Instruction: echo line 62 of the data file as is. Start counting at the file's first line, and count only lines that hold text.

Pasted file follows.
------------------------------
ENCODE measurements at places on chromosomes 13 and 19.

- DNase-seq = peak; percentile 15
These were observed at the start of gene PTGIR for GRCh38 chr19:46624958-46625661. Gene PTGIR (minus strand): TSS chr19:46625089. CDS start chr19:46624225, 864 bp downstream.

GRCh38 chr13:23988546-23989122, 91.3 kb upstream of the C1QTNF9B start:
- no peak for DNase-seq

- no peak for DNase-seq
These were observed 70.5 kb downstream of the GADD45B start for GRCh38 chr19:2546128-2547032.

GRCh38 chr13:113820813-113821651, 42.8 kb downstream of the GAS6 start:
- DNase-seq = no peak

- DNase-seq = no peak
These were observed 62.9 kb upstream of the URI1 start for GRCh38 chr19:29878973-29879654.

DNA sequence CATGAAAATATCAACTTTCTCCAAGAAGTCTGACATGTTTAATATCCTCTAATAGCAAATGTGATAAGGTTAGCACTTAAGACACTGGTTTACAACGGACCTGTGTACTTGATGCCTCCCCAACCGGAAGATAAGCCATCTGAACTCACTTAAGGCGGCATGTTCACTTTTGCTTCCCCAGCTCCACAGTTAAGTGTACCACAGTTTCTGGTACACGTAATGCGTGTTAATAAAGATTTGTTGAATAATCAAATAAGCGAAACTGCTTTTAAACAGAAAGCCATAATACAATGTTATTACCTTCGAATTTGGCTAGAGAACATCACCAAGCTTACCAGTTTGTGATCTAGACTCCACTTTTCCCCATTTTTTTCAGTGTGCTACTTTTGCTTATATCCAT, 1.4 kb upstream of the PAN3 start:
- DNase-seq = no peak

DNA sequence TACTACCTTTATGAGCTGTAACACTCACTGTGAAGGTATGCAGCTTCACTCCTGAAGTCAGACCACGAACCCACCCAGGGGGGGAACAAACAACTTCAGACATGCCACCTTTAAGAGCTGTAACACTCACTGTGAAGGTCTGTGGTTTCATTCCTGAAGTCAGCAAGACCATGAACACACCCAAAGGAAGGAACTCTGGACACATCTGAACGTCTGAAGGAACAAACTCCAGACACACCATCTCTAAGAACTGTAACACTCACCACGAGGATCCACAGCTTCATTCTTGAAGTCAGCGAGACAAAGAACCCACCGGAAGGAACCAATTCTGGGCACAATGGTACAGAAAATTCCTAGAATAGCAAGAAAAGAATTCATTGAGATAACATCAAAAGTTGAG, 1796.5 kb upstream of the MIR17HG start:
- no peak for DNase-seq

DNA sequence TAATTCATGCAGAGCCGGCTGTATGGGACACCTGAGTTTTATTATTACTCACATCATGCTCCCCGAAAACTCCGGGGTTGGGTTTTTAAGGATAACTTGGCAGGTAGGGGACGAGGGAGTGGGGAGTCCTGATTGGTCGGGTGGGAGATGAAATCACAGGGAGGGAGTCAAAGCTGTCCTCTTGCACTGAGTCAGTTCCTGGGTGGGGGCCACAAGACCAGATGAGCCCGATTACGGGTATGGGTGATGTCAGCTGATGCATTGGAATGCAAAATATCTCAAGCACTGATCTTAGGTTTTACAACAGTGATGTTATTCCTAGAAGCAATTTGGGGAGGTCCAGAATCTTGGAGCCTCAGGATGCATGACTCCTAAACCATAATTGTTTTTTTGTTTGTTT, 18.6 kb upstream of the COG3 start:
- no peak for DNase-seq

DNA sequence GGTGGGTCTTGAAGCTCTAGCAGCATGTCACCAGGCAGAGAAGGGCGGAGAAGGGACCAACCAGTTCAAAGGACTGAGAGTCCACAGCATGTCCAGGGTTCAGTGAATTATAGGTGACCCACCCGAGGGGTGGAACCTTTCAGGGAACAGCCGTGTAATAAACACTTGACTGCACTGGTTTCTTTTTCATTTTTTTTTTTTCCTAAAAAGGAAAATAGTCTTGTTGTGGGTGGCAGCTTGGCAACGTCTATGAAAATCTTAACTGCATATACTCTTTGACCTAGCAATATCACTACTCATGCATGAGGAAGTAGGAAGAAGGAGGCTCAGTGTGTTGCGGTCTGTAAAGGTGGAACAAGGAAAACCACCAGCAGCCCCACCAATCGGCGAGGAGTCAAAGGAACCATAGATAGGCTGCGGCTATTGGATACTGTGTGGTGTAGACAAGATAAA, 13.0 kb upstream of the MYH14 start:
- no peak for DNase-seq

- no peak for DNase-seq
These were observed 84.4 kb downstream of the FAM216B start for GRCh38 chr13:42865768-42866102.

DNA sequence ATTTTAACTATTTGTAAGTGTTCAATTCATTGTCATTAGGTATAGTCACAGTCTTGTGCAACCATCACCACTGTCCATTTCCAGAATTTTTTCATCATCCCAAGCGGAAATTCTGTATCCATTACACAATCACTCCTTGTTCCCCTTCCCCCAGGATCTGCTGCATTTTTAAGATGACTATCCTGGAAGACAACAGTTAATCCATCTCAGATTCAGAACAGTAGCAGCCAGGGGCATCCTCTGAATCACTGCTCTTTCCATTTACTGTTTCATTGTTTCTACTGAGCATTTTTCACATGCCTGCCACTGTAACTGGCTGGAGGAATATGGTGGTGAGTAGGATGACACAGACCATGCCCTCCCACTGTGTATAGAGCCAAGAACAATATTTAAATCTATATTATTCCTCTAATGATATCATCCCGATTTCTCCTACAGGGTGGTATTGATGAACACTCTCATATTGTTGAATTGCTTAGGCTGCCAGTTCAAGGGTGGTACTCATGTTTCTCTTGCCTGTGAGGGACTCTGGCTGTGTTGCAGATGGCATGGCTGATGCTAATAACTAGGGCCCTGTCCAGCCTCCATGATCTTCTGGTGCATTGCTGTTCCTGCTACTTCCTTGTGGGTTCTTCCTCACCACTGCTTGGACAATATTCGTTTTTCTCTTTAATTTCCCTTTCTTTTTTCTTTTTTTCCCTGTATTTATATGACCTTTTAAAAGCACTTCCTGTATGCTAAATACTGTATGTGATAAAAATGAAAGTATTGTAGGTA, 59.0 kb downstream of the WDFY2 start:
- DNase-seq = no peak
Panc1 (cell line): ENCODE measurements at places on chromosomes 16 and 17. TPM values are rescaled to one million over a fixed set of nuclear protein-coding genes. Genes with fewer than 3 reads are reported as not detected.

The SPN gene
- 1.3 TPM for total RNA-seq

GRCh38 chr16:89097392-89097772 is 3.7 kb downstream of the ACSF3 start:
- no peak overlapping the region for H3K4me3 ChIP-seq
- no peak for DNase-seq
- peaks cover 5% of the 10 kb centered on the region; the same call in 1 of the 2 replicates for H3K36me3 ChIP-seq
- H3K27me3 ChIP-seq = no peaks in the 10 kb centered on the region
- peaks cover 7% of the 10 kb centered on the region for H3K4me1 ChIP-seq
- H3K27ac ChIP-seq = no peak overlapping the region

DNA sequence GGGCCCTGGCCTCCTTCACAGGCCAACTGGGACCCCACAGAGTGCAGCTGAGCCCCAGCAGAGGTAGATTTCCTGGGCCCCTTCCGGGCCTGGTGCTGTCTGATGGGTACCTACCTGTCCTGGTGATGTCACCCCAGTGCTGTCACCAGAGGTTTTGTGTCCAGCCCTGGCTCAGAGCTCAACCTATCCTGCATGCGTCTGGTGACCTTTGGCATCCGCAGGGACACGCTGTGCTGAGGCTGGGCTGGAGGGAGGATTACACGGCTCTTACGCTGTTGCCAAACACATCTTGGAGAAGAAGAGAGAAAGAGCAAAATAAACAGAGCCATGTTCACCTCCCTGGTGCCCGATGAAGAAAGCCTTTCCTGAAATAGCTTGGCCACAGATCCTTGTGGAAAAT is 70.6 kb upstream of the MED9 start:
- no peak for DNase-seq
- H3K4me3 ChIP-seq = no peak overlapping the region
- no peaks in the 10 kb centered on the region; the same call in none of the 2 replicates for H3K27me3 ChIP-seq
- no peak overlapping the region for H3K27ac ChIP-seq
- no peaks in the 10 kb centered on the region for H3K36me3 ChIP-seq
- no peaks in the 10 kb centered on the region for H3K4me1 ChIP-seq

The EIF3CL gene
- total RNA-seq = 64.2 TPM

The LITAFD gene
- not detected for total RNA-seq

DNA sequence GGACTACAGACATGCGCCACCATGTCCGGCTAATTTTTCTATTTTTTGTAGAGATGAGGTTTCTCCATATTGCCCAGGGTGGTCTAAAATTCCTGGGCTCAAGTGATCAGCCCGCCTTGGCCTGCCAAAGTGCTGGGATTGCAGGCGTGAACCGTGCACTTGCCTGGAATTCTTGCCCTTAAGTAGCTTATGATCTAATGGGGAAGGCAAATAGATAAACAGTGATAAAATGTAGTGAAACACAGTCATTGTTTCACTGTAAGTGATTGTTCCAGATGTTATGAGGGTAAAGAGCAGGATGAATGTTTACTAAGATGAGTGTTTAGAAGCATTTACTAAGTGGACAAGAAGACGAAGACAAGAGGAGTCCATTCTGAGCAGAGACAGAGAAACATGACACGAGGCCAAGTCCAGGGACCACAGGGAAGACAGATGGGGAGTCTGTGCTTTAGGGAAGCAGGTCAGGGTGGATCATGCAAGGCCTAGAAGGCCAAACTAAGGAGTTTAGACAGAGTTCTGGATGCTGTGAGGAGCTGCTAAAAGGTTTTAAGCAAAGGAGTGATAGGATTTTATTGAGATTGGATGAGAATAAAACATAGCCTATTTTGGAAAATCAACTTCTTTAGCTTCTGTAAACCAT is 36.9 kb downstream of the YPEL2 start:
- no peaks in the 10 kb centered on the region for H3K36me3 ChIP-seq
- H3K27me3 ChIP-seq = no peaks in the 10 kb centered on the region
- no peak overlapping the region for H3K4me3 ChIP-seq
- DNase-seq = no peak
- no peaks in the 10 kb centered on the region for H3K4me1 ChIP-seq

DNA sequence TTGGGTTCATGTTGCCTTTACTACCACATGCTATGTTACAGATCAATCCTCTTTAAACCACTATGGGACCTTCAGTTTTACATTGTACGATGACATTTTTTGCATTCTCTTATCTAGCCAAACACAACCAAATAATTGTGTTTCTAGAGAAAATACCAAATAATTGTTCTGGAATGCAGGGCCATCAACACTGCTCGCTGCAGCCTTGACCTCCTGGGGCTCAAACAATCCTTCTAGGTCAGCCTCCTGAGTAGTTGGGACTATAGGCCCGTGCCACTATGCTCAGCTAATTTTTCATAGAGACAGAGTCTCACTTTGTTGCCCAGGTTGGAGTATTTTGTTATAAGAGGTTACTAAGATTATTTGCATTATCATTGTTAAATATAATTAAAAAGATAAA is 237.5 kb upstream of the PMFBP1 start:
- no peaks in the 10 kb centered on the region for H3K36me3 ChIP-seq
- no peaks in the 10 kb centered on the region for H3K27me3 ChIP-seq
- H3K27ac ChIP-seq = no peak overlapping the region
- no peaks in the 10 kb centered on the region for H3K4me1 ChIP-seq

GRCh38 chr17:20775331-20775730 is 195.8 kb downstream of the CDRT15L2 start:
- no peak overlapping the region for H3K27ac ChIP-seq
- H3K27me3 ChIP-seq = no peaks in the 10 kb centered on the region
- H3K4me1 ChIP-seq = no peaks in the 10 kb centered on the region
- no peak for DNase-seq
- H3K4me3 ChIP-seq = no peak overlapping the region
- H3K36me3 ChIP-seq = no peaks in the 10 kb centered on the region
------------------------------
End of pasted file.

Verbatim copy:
- H3K36me3 ChIP-seq = no peaks in the 10 kb centered on the region